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Title: Ish-boseth  
Author: World Heritage Encyclopedia
Language: English
Subject: Kingdom of Israel (united monarchy)
Publisher: World Heritage Encyclopedia


King of Israel
Predecessor Saul
Successor David
Father Saul

According to the Hebrew Bible, Ish-bosheth (אִֽישְׁבֹּ֫שֶׁת; Standard: Ishbóshet; Tiberian: ʼΚbṓšeṯ) also called Eshbaal (אֶשְׁבַּ֫עַל; Standard: Eshbáʻal; Tiberian: ʼEšbáʻal), Ashbaal or Ishbaal, was one of the four sons of King Saul, born c. 1047 BC. Ish-bosheth was chosen as the second king over the Kingdom of Israel, which then consisted of all the twelve tribes of the Israelites, after the death of his father and three brothers at the Battle of Mount Gilboa.

Reign and death

In the Biblical story, Ish-bosheth was proclaimed king over Israel in 1007 B.C. by 2 Samuel 2:10)

However, after the death of King Saul, the 2 Samuel 4:1)

Ish-bosheth was assassinated in c 1005 B.C. by two of his own army-captains, 2 Samuel 4:12)

There is a void in the Biblical account as to what happened to the kingship of the non-Judah tribes of the Israelites during the five years following the murder of Ish-bosheth, as the united kingship of David is dated as 1000 B.C.

The names

The names Ish-bosheth and Ashba'al are unusual in some ways, as they have ambiguous meanings in the original Hebrew that are puzzling. In Hebrew, for Ish-bosheth, "ish" means "[great] man" and "boshet" means "[given to] bashfulness [or humility]" or "[sensitive to] shame", but it could also mean "shameful (or shamed) person". He is also called Ashba'al, in Hebrew meaning "[person of] master[y]" (and the "esh" may be connected to the Hebrew word for "fire"). "Ba'al" may also allude to the name of the ancient deity Baal mentioned elsewhere in the Bible.

Critical scholarship suggests that Bosheth was a substitute for Ba'al, beginning when Ba'al became an unspeakable word; as (in the opposite direction) Adonai became substituted for the ineffable Tetragrammaton (see taboo deformation).

The name Ish-bosheth

He is almost exclusively called Ish-bosheth in the Books of Samuel in the Hebrew Bible:

"...Now Abner the son of Ner, captain of Saul's host, had taken Ish-bosheth the son of Saul, and brought him over to Mahanaim; and he made him king over Gilead, and over the 2 Samuel 2:8-10)

When he was prematurely assassinated and King David punished the killers:

"...2 Samuel 4:5-12)

The other name: Ashba'al

Ish-bosheth's name is changed to Ashba'al or Eshba'al in the Book of Chronicles (1 Chronicles 8:33; 9:39). The rabbinic commentator, Meir Loeb ben Jehiel Michael (1809–1879) known as the Malbim, basing himself on the commentary of Rabbi David ben Joseph Kimhi (the Radak, 13th century) says:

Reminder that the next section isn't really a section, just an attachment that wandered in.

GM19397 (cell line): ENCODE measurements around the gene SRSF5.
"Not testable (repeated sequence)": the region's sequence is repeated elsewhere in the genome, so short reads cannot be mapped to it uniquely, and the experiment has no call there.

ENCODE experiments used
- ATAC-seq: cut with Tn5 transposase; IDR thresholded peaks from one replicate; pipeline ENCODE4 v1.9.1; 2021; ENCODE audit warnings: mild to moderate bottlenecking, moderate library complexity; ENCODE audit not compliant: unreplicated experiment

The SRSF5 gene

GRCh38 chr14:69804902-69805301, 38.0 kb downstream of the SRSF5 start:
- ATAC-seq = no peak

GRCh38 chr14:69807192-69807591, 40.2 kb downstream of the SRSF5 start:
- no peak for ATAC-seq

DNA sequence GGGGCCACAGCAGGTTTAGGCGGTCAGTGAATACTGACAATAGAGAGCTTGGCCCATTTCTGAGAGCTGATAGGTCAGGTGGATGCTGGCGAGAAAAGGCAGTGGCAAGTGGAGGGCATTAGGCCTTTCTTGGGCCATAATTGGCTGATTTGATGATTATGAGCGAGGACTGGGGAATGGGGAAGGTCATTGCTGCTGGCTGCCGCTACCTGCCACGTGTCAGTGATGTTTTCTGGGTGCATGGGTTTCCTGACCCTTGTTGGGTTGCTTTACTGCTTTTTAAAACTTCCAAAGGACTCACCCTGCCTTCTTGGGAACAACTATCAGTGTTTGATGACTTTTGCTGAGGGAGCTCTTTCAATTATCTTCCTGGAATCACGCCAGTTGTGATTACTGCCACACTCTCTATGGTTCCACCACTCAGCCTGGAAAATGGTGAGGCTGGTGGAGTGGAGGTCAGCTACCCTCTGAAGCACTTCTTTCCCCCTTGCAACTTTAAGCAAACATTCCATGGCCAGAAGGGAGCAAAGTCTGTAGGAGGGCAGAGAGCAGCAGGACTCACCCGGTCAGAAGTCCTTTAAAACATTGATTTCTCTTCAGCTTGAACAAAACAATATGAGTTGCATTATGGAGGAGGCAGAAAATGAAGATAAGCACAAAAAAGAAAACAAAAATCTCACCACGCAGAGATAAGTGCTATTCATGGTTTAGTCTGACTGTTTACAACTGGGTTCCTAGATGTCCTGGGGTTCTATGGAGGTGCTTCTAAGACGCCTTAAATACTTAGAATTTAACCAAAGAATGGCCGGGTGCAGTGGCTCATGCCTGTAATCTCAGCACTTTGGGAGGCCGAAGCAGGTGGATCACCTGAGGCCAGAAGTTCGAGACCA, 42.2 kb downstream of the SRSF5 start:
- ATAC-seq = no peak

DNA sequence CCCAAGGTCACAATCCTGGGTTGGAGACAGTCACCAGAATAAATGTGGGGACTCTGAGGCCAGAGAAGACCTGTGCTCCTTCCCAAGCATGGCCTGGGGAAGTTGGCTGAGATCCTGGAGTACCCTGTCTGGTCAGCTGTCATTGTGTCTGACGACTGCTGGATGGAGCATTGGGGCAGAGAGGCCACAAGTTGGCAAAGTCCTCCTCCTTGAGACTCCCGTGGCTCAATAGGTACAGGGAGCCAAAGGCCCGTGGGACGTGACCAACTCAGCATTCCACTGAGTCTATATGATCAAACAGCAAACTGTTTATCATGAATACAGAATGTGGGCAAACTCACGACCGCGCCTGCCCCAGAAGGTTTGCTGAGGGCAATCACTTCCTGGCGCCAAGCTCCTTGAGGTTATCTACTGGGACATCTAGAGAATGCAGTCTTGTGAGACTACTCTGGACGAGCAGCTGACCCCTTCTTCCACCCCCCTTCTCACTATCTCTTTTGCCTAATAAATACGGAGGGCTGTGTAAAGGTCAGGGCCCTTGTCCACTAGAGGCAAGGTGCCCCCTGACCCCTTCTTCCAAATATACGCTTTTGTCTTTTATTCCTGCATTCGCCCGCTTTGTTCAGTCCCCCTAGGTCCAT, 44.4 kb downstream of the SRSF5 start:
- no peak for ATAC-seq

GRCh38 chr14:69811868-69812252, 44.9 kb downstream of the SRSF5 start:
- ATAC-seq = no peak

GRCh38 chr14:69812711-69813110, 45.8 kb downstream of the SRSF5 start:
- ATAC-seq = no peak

"Ashba'al is Ish-bosheth, as bosheth and ba'al is one, as in the [3] (Jeremiah 11:13). Thus, "the shameful idol" ("la-bosheth") and the "Baal" are one and the same in terms of the words in this verse from Jeremiah.

The Radak emphasizes that what the correlation was between the names of bosheth and ba'al is unclear, while it may have been clear to the people of that time it is not really known or understood at the present time. The Malbim asserts that the name Ish-bosheth is utilized as a "cover" for Ashba'al to deliberately differentiate itself from the Baal, so that the Baal not be mentioned explicitly, and that even the name Ashba'al not to be directly associated with the actual idol of the similar sounding Baal name, even though linguistically they all have shared meanings. Hence the continuing mystery about why the name was given to him (Ish-bosheth) in the first place.

One possible explanation to that would be that Ash-ba`al or Esh-ba`al (≈ "man of the Lord") was his "real" given name, and that the righteous Hebrews, especially Jews (i.e. from the South kingdom) couldn't find it in themselves to pronounce the name of a "heathen" divinity, and so called him Ish-boshet ("man of shame") instead. Similarly e.g. Mephiboshet for Merib-ba`al son of Jonathan and Merib-ba`al son of Saul. — Note that the Bible unashamedly uses ba`al as a common name meaning "master", as in e.g. "the master of this dog".

External links

  • Ish-bosheth (Article by: Emil G. Hirsch and M. Seligsohn in Jewish Encyclopedia)
  • King Ishbosheth - Biography (Christian view)
  • Easton's Bible Dictionary (Ish-bosheth)
Cadet branch of the Tribe of Benjamin
Regnal titles
Preceded by
King of Israel
1007 BC – 1005 BC
Succeeded by


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